I would recommend the following article as a counterpoint:


    Contrary to what Steve is saying, I would argue that in fact it is the “transcendental” nature of money that allowed it to expand far beyond its actual basis in resources and energy, and as these are now (in some cases) flat or reducing in growth or (in other cases) approaching peak, the entire growth based money system will simply have to go away, and with it, industrial capitalism as we have come to understand it.

    Debt is a claim on future labour. Labour is the practice of humans in work. Work is the result of energy. Constrain energy production and you constrain debt. Note: Global petroleum production has been basically flat since 2005 – just before the Fed stopped publishing the h4.

    I leave you with some lecture notes from the geologist M King Hubbert from 1981:

    “The world’s present industrial civilization is handicapped by the coexistence of two universal, overlapping, and incompatible intellectual systems: the accumulated knowledge of the last four centuries of the properties and inter-relationships of matter and energy; and the associated monetary culture which has evolved from folkways of prehistoric origin.

    “The first of these two systems has been responsible for the spectacular rise, principally during the last two centuries, of the present industrial system and is essential for its continuance. The second, an inheritance from the pre-scientific past, operates by rules of its own having little in common with those of the matter-energy system. Nevertheless, the monetary system, by means of a loose coupling, exercises a general control over the matter-energy system upon which it is superimposed.

    “Despite their inherent incompatibilities, these two systems during the last two centuries have had one fundamental characteristic in common, namely, exponential growth, which has made a reasonably stable coexistence possible. But, for various reasons, it is impossible for the matter-energy system to sustain exponential growth for more than a few tens of doublings, and this phase is by now almost over. The monetary system has no such constraints, and, according to one of its most fundamental rules, it must continue to grow by compound interest. This disparity between a monetary system which continues to grow exponentially and a physical system which is unable to do so leads to an increase with time in the ratio of money to the output of the physical system. This manifests itself as price inflation. A monetary alternative corresponding to a zero physical growth rate would be a zero interest rate. The result in either case would be large-scale financial instability.”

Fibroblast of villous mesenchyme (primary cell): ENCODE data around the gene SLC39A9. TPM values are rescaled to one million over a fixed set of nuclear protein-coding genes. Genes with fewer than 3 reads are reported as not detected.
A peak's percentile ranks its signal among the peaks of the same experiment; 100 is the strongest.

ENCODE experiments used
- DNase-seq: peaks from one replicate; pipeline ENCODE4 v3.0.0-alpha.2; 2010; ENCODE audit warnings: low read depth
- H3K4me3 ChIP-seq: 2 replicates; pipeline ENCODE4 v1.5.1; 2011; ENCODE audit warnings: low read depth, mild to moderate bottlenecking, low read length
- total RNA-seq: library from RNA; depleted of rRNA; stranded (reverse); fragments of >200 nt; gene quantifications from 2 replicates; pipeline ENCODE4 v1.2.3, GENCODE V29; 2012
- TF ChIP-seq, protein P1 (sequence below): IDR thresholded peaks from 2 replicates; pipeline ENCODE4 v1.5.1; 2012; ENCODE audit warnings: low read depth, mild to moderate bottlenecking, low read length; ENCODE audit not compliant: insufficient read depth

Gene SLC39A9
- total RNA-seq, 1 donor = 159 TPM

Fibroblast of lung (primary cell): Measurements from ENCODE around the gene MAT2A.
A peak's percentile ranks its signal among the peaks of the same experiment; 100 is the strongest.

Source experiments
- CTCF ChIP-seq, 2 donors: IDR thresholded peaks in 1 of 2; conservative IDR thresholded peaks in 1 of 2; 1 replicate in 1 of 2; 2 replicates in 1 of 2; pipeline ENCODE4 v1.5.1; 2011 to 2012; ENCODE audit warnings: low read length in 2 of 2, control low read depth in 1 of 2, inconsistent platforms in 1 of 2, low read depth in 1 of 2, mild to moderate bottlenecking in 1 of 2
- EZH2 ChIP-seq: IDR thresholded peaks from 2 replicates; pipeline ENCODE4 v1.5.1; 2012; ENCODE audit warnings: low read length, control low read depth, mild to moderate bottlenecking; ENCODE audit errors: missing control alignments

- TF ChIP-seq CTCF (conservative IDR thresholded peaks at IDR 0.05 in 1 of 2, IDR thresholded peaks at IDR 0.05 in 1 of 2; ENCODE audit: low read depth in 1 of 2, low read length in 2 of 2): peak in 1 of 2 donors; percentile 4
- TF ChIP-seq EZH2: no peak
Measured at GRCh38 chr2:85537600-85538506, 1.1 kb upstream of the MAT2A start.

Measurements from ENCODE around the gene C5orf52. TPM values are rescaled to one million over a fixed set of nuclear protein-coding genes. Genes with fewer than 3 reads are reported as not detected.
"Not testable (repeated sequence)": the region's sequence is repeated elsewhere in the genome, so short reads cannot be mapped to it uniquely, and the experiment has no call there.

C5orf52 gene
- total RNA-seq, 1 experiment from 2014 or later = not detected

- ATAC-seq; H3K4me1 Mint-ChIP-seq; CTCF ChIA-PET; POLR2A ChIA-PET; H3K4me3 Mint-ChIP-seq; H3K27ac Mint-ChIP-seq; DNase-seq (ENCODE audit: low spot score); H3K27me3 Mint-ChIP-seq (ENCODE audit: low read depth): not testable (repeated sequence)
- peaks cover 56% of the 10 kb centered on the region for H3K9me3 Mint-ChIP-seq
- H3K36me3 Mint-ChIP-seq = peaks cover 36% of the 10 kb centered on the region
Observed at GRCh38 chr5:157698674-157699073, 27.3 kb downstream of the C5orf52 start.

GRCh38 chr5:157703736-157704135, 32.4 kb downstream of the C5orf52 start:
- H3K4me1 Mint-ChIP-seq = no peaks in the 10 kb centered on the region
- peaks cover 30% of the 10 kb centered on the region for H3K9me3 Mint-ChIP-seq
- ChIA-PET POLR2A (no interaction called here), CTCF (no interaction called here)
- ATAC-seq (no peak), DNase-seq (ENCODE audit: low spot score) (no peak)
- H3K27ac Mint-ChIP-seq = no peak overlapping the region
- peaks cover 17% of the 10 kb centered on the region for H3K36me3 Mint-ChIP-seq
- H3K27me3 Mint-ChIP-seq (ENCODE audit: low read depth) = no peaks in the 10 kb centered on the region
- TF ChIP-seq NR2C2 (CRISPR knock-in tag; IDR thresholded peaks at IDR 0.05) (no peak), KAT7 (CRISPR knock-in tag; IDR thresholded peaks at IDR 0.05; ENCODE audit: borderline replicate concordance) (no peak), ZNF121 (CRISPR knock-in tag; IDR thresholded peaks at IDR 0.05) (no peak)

“With such relationships in mind, a review will be made of the evolution of the world’s matter-energy system culminating in the present industrial society. Questions will then be considered regarding the future:

    * What are the constraints and possibilities imposed by the matter-energy system? (Can) human society (be) sustained at near optimum conditions?

    * Will it be possible to so reform the monetary system that it can serve as a control system to achieve these results?

    * If not, can an accounting and control system of a non-monetary nature be devised that would be appropriate for the management of an advanced industrial system?

    “It appears that the stage is now set for a critical examination of this problem, and that out of such inquiries, if a catastrophic solution can be avoided, there can hardly fail to emerge what the historian of science, Thomas S. Kuhn, has called a major scientific and intellectual revolution.”



  5. If indeed money is the transcendental condition of current social organization this is founded upon the foisting of current relations into the future through the organization of Debt (stock, insurance, bet). If money constitutes our very ability to organize unto a future, the material nexus of possibility and belief, why would this be regarded as “symptomatic”. Commodification (which seems to be a huge affective and debt oriented investment/expression) cannot be a symptom when it is the very condition that produces the possibility to abstractly organize into the future through expectation and belief.

    Is there imagined a non-Debt vision for how wholesale society can organize (at least one that is not planned by a State apparatus)? Should we be talking about (dreaming about) a non-monetary, rather than non-Capitalist, solution of relating?

  6. Great article!

    The fact that some experts on economic studies insist in treating financial/economical issues only through the exact sciences perspectives, fullfiled with idealism, as if we were living in a smooth perfect world where everything is completelly under control, ignoring human behavior, ignoring environmental issues, ignoring the unpredictable, ignoring the forces of the chaos, ignoring the resistance,etc. had contributed a lot on this recent crisis, as in others.